Note No. 22

August 31, 2009

I have not written a word since I left Barcelona.

I certainly talked about it enough but when it came down to it, I could not get my fingers to type anything out. I could not even sit down to try. Perhaps it was the lethargy that kicks in when you exit the plane in Cancun and think you have walked into a wall, only to realize it is the heat; or it could have been that as soon as you cross the bay to this little island, the rest of the universe slips ever so slightly out of view and nothing has the same sense of urgency it had about three hours before; or maybe it was because I was watching and waiting, unsure what to think of it all.

From the outset, it was grand. I had new clothes, stories to tell, photos to show. The Caribbean was looking unusually turquoise. There were hugs and happy faces all around.

Yet was this charmed return to paradise just that: an unusually jovial homecoming? Could it sustain me beyond a month?

I think most people were expecting me not to ever come back to Mexico, or to stay only long enough to pack my bags and return to Spain. (I don’t know where that idea would have come from. It’s not like I was gushing or anything when I was there.) Since coming back here in early July, though, I have been thinking a lot about my future and those thoughts have not even considered Barcelona. I love that place (in case I did not make it clear at any given time) and maybe I will return one day but it is not where I should be right now and so, I am looking at possibilities that are closer to home.

Where is home? It’s where the heart is and though mine is kind of scattered all over the world, from Athens, Georgia to Athens, Greece, a lot of it is right here on Isla. The nomadic lifestyle is fun and exciting, but it also loses its charm after awhile. I still love to travel, and I hope to continue to be able to do so for a long time, but as for where I live, I do not want to be on a two-year cycle forever; I want a base.

Here, I like the challenge of using another language every day. I like the constant exposure to another culture. I like the familiarity of a four-and-a-half-mile-long piece of land. I like the feeling that you can try new ventures without being swallowed alive by the market. I like that my original home is just one time zone away. I like the relaxed pace of existence and above all, I like how close I feel to my friends. It is almost as if we survived 10 days bobbing on a lifeboat in the middle of the sea together. Maybe we did. Sometimes, this rock is so far removed from the rest of reality, it is a bit like you have been shipwrecked, except that there is a steady stream of rescuers who visit to make sure you are still shaving and washing your hair, and that you have ample supplies of dark chocolate and television episodes from that distant concept called pop culture.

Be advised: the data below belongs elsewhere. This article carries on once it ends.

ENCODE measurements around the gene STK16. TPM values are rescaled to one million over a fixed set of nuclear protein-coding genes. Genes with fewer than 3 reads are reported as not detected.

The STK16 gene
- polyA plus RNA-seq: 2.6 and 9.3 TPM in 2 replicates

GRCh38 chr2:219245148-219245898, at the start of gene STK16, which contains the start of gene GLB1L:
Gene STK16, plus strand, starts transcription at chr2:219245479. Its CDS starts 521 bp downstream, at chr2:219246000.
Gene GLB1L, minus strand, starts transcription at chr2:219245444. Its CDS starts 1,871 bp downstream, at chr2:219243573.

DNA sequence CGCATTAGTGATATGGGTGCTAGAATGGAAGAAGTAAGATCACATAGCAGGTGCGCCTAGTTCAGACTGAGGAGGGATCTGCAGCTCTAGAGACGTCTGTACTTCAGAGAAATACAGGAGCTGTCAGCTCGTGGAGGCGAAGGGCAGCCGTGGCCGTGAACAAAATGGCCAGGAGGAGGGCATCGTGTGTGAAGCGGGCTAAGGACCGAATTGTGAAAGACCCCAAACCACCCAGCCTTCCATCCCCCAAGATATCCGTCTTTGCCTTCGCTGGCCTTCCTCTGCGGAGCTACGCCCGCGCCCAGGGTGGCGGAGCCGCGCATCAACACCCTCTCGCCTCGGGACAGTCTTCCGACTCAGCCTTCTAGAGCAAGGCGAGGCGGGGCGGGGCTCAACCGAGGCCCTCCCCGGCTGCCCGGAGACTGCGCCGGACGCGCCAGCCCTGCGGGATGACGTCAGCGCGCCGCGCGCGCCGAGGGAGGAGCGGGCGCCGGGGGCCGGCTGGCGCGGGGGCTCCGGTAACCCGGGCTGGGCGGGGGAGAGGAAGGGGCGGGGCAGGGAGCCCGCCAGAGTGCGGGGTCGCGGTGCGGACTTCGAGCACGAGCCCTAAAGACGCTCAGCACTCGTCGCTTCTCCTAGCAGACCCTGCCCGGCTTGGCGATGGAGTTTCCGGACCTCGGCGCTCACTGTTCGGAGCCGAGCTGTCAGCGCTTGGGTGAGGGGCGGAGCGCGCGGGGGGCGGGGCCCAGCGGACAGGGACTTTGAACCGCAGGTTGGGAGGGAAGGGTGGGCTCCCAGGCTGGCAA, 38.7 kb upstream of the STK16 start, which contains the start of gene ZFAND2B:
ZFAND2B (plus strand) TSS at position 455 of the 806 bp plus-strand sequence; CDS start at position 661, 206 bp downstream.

That is not meant to demean the friendships I have outside of here. Not at all. It’s just that things can get in the way in That World and there is less time to soak in the company of others. Add to that that anytime you live as a foreigner in another land, you will likely flock to fellow foreigners with whom you will then form lasting bonds through the holidays you spend together, away from home, and the similar yearnings for things you cannot find here. The phenomenon seems even more pronounced in a place like this, as the culture clash is greater for an American abroad here than it would be for one in Canada, for example, not to mention that the square footage and the selection of extracurricular activities are slightly more limited than in other settings.

At the end of the day, all you have is each other, really.

This is not to say that I have definitely found my headquarters but I am also not looking to run away screaming, as I thought I might a year or so ago. I am exploring possibilities. Maybe they will pan out; maybe they won’t. We’ll see. In the meantime, I am not saying much more. I just knew that I had to say something, what with all the suspicions that my días were dwindling on this Mexican soil.

As far as I know (and hope), they are not.

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